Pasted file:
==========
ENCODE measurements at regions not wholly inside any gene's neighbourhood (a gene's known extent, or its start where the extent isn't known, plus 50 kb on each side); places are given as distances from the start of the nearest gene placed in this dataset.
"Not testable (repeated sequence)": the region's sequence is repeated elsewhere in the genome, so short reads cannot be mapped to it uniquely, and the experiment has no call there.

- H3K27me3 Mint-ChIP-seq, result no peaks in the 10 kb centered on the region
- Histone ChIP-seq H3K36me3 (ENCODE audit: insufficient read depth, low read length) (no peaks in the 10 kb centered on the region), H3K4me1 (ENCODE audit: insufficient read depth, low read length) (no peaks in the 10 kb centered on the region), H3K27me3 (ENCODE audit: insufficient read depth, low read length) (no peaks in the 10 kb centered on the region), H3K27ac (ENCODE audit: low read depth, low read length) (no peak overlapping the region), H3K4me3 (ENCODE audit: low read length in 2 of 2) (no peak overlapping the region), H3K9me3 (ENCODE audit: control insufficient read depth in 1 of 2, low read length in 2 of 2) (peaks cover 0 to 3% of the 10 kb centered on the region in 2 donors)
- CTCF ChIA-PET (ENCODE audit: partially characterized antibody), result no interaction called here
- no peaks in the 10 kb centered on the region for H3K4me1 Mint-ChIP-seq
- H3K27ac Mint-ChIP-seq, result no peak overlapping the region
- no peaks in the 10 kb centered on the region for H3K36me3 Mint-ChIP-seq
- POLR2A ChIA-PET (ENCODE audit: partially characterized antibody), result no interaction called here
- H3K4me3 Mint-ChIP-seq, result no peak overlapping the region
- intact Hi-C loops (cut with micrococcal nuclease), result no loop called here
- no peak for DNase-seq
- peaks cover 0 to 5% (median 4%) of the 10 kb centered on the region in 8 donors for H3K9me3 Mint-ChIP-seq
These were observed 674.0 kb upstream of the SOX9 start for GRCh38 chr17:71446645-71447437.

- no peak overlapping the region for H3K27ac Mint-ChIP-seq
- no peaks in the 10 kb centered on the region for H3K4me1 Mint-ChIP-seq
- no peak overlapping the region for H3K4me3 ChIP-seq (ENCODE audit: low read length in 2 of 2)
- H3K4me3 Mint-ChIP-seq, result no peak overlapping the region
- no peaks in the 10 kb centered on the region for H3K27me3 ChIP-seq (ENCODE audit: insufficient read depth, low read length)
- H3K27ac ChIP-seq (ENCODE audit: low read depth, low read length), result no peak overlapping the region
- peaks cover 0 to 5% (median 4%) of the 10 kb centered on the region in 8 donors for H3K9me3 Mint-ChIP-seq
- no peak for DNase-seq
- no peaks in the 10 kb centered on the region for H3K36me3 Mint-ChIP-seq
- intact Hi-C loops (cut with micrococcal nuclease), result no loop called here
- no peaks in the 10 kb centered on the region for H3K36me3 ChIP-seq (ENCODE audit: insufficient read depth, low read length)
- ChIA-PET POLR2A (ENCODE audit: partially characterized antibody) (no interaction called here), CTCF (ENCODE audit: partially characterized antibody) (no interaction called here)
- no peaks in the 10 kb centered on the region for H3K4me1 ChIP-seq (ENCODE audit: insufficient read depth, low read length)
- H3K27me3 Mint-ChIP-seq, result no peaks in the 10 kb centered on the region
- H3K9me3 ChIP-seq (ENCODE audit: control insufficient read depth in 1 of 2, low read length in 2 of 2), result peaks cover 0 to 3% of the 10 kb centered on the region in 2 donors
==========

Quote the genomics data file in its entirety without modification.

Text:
ENCODE measurements at regions not wholly inside any gene's neighbourhood (a gene's known extent, or its start where the extent isn't known, plus 50 kb on each side); places are given as distances from the start of the nearest gene placed in this dataset.
"Not testable (repeated sequence)": the region's sequence is repeated elsewhere in the genome, so short reads cannot be mapped to it uniquely, and the experiment has no call there.

- H3K27me3 Mint-ChIP-seq, result no peaks in the 10 kb centered on the region
- Histone ChIP-seq H3K36me3 (ENCODE audit: insufficient read depth, low read length) (no peaks in the 10 kb centered on the region), H3K4me1 (ENCODE audit: insufficient read depth, low read length) (no peaks in the 10 kb centered on the region), H3K27me3 (ENCODE audit: insufficient read depth, low read length) (no peaks in the 10 kb centered on the region), H3K27ac (ENCODE audit: low read depth, low read length) (no peak overlapping the region), H3K4me3 (ENCODE audit: low read length in 2 of 2) (no peak overlapping the region), H3K9me3 (ENCODE audit: control insufficient read depth in 1 of 2, low read length in 2 of 2) (peaks cover 0 to 3% of the 10 kb centered on the region in 2 donors)
- CTCF ChIA-PET (ENCODE audit: partially characterized antibody), result no interaction called here
- no peaks in the 10 kb centered on the region for H3K4me1 Mint-ChIP-seq
- H3K27ac Mint-ChIP-seq, result no peak overlapping the region
- no peaks in the 10 kb centered on the region for H3K36me3 Mint-ChIP-seq
- POLR2A ChIA-PET (ENCODE audit: partially characterized antibody), result no interaction called here
- H3K4me3 Mint-ChIP-seq, result no peak overlapping the region
- intact Hi-C loops (cut with micrococcal nuclease), result no loop called here
- no peak for DNase-seq
- peaks cover 0 to 5% (median 4%) of the 10 kb centered on the region in 8 donors for H3K9me3 Mint-ChIP-seq
These were observed 674.0 kb upstream of the SOX9 start for GRCh38 chr17:71446645-71447437.

- no peak overlapping the region for H3K27ac Mint-ChIP-seq
- no peaks in the 10 kb centered on the region for H3K4me1 Mint-ChIP-seq
- no peak overlapping the region for H3K4me3 ChIP-seq (ENCODE audit: low read length in 2 of 2)
- H3K4me3 Mint-ChIP-seq, result no peak overlapping the region
- no peaks in the 10 kb centered on the region for H3K27me3 ChIP-seq (ENCODE audit: insufficient read depth, low read length)
- H3K27ac ChIP-seq (ENCODE audit: low read depth, low read length), result no peak overlapping the region
- peaks cover 0 to 5% (median 4%) of the 10 kb centered on the region in 8 donors for H3K9me3 Mint-ChIP-seq
- no peak for DNase-seq
- no peaks in the 10 kb centered on the region for H3K36me3 Mint-ChIP-seq
- intact Hi-C loops (cut with micrococcal nuclease), result no loop called here
- no peaks in the 10 kb centered on the region for H3K36me3 ChIP-seq (ENCODE audit: insufficient read depth, low read length)
- ChIA-PET POLR2A (ENCODE audit: partially characterized antibody) (no interaction called here), CTCF (ENCODE audit: partially characterized antibody) (no interaction called here)
- no peaks in the 10 kb centered on the region for H3K4me1 ChIP-seq (ENCODE audit: insufficient read depth, low read length)
- H3K27me3 Mint-ChIP-seq, result no peaks in the 10 kb centered on the region
- H3K9me3 ChIP-seq (ENCODE audit: control insufficient read depth in 1 of 2, low read length in 2 of 2), result peaks cover 0 to 3% of the 10 kb centered on the region in 2 donors